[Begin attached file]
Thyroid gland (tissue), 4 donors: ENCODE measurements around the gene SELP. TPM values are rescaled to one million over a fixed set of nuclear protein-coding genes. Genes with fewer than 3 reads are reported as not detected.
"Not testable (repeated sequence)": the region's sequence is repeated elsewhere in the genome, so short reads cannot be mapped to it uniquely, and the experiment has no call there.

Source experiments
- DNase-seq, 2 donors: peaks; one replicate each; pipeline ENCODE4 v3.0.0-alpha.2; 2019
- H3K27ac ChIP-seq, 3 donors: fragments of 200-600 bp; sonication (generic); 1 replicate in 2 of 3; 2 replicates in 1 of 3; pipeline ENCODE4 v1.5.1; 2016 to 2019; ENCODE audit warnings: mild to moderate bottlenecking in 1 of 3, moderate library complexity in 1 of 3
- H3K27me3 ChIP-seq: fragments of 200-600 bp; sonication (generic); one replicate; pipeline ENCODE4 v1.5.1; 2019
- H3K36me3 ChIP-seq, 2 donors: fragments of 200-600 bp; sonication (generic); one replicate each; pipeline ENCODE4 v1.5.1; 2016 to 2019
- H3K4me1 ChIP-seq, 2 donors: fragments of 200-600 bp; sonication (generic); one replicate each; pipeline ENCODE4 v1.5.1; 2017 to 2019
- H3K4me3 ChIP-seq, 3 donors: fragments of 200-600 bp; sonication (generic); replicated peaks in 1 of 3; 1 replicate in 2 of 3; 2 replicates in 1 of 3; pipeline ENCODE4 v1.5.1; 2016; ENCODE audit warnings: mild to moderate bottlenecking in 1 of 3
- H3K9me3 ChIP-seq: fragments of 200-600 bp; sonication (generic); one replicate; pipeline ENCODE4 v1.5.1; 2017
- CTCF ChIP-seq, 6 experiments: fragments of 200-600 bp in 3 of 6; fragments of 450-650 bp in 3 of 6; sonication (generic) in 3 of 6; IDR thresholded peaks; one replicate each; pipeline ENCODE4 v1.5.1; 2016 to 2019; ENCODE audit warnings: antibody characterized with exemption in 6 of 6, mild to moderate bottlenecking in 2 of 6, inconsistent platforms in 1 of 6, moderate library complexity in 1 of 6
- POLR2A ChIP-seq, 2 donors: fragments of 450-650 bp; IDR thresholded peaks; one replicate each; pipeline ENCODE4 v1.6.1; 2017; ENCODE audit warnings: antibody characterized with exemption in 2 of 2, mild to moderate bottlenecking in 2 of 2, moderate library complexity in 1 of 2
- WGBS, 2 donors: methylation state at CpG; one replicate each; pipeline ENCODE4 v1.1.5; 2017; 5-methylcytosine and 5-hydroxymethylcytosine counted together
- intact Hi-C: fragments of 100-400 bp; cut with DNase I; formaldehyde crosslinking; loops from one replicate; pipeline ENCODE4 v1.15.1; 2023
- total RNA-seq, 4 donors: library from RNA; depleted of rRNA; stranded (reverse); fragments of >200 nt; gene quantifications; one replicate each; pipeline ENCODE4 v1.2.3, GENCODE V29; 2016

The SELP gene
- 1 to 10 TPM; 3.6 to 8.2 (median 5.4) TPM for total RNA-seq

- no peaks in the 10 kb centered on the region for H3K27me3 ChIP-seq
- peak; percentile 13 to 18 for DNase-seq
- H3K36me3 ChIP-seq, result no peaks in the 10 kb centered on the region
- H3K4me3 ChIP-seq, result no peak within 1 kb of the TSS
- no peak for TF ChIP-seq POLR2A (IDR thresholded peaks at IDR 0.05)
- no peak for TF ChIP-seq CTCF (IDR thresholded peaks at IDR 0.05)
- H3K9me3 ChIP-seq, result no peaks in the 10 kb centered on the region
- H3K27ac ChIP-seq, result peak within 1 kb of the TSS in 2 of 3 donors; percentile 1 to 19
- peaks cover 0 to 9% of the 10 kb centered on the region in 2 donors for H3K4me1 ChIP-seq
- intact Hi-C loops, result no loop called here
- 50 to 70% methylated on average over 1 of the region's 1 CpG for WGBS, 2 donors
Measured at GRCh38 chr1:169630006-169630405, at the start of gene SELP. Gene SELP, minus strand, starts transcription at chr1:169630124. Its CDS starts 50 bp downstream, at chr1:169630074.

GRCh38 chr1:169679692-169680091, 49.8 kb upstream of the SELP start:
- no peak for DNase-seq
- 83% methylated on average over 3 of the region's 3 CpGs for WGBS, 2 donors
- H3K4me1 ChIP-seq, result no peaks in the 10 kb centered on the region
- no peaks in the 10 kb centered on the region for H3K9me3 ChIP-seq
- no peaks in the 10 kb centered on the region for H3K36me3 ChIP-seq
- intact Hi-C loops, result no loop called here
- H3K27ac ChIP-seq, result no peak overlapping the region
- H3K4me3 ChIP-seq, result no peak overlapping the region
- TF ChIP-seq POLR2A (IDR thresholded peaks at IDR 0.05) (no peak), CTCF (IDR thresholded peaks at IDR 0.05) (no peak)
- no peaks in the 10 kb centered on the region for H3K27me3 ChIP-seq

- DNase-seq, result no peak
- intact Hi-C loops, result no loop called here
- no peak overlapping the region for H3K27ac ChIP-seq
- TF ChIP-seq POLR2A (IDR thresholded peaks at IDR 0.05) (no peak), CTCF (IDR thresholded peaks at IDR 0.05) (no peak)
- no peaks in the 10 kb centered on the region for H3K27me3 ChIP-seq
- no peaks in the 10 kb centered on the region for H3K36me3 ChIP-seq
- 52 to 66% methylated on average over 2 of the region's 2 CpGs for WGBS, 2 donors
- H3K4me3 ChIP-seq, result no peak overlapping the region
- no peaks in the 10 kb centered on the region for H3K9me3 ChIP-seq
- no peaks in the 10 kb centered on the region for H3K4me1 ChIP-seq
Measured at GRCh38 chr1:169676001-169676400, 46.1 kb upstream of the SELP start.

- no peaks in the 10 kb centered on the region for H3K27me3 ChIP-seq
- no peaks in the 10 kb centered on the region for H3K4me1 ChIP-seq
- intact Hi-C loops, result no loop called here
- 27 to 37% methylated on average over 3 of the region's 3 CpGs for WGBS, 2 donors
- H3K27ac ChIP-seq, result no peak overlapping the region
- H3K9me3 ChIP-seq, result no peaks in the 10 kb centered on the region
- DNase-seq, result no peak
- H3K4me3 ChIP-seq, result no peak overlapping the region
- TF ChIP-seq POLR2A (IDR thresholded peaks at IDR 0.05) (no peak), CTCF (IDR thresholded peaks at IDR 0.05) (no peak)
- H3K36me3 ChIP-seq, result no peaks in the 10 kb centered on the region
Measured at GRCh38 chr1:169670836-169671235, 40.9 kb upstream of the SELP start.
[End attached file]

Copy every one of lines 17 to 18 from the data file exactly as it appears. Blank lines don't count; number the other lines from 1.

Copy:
- 1 to 10 TPM; 3.6 to 8.2 (median 5.4) TPM for total RNA-seq

- no peaks in the 10 kb centered on the region for H3K27me3 ChIP-seq